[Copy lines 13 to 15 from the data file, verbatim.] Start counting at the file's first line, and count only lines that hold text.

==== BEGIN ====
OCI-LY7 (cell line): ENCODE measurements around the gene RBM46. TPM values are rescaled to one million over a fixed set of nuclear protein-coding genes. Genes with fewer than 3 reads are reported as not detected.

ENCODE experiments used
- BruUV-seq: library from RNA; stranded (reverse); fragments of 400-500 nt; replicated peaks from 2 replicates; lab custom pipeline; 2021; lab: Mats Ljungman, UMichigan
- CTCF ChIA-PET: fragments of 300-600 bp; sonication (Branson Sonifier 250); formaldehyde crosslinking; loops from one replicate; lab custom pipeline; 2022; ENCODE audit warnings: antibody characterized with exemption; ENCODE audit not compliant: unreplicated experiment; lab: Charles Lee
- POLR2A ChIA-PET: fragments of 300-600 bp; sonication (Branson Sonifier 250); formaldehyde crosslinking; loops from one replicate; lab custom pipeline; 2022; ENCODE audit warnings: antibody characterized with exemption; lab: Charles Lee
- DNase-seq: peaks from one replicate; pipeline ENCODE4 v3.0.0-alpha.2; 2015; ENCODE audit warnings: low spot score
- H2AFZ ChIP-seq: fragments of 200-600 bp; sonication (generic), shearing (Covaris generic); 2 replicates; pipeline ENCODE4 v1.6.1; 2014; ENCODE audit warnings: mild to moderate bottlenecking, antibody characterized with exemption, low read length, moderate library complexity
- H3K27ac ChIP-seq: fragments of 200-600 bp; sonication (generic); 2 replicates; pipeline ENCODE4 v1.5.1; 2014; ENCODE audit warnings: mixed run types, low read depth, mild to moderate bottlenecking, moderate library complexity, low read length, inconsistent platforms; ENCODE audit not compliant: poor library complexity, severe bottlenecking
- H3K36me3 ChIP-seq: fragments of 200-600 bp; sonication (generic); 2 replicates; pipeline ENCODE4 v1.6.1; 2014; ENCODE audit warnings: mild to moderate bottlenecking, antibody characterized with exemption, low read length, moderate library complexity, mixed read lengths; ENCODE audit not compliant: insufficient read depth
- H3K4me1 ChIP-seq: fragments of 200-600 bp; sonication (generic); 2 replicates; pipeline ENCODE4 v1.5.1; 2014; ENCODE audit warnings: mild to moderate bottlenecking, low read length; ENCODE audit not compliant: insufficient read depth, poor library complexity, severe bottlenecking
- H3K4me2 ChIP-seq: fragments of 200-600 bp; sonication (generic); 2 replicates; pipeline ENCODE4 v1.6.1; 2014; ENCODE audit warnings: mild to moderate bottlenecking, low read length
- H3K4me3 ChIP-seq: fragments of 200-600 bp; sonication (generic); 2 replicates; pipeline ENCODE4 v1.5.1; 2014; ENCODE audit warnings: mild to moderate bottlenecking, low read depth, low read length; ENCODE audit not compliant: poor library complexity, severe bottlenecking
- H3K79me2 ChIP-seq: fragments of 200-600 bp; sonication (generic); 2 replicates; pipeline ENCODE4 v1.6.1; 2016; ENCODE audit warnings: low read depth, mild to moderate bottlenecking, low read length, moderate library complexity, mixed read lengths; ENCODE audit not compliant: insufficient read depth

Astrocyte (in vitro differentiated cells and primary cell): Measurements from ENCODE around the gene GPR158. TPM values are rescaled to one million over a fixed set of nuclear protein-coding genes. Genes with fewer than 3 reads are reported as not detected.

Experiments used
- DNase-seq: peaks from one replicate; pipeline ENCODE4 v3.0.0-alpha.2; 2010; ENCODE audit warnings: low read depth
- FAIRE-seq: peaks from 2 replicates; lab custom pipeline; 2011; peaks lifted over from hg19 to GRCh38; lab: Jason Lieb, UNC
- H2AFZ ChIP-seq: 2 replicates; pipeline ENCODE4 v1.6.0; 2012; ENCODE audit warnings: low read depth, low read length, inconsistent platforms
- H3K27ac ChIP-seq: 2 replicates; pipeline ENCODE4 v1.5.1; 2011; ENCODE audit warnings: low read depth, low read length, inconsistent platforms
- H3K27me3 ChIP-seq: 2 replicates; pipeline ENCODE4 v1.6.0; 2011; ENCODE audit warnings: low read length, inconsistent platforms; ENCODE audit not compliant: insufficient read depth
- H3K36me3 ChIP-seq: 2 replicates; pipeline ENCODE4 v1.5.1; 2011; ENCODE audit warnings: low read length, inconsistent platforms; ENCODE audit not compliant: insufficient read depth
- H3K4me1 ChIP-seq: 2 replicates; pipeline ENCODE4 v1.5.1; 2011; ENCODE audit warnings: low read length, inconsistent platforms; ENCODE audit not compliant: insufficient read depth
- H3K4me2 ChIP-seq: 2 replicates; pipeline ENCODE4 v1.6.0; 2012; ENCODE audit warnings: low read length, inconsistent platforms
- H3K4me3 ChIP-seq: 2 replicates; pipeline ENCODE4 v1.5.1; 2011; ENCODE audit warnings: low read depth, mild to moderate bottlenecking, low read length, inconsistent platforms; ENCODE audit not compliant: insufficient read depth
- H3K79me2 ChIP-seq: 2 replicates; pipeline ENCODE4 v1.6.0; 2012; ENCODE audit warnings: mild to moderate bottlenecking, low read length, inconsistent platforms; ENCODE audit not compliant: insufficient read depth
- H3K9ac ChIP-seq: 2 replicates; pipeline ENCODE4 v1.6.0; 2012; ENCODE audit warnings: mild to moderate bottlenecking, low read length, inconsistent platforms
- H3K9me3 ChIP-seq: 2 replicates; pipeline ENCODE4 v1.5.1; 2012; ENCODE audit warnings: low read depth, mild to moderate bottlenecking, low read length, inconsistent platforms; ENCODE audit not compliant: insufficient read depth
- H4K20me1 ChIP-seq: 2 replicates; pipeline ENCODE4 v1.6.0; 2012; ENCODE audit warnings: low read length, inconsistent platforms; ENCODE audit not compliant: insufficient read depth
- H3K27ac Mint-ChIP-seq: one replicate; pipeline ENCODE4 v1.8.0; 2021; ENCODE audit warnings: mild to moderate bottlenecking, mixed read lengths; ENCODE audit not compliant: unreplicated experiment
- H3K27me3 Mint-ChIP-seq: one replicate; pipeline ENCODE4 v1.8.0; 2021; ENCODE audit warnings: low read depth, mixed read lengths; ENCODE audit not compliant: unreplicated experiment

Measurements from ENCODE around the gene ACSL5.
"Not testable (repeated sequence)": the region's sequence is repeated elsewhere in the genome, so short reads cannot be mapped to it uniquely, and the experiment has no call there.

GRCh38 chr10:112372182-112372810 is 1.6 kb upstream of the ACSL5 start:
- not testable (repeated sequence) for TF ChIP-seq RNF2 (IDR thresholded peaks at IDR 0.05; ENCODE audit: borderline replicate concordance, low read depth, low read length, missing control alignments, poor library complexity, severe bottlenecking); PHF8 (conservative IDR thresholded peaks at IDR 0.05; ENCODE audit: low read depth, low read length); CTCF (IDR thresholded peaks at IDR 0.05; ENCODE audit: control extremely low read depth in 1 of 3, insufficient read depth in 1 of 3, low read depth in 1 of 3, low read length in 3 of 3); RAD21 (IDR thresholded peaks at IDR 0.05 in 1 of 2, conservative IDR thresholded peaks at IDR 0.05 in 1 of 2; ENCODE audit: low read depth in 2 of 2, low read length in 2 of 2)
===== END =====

- H3K79me2 ChIP-seq: fragments of 200-600 bp; sonication (generic); 2 replicates; pipeline ENCODE4 v1.6.1; 2016; ENCODE audit warnings: low read depth, mild to moderate bottlenecking, low read length, moderate library complexity, mixed read lengths; ENCODE audit not compliant: insufficient read depth

Astrocyte (in vitro differentiated cells and primary cell): Measurements from ENCODE around the gene GPR158. TPM values are rescaled to one million over a fixed set of nuclear protein-coding genes. Genes with fewer than 3 reads are reported as not detected.

Experiments used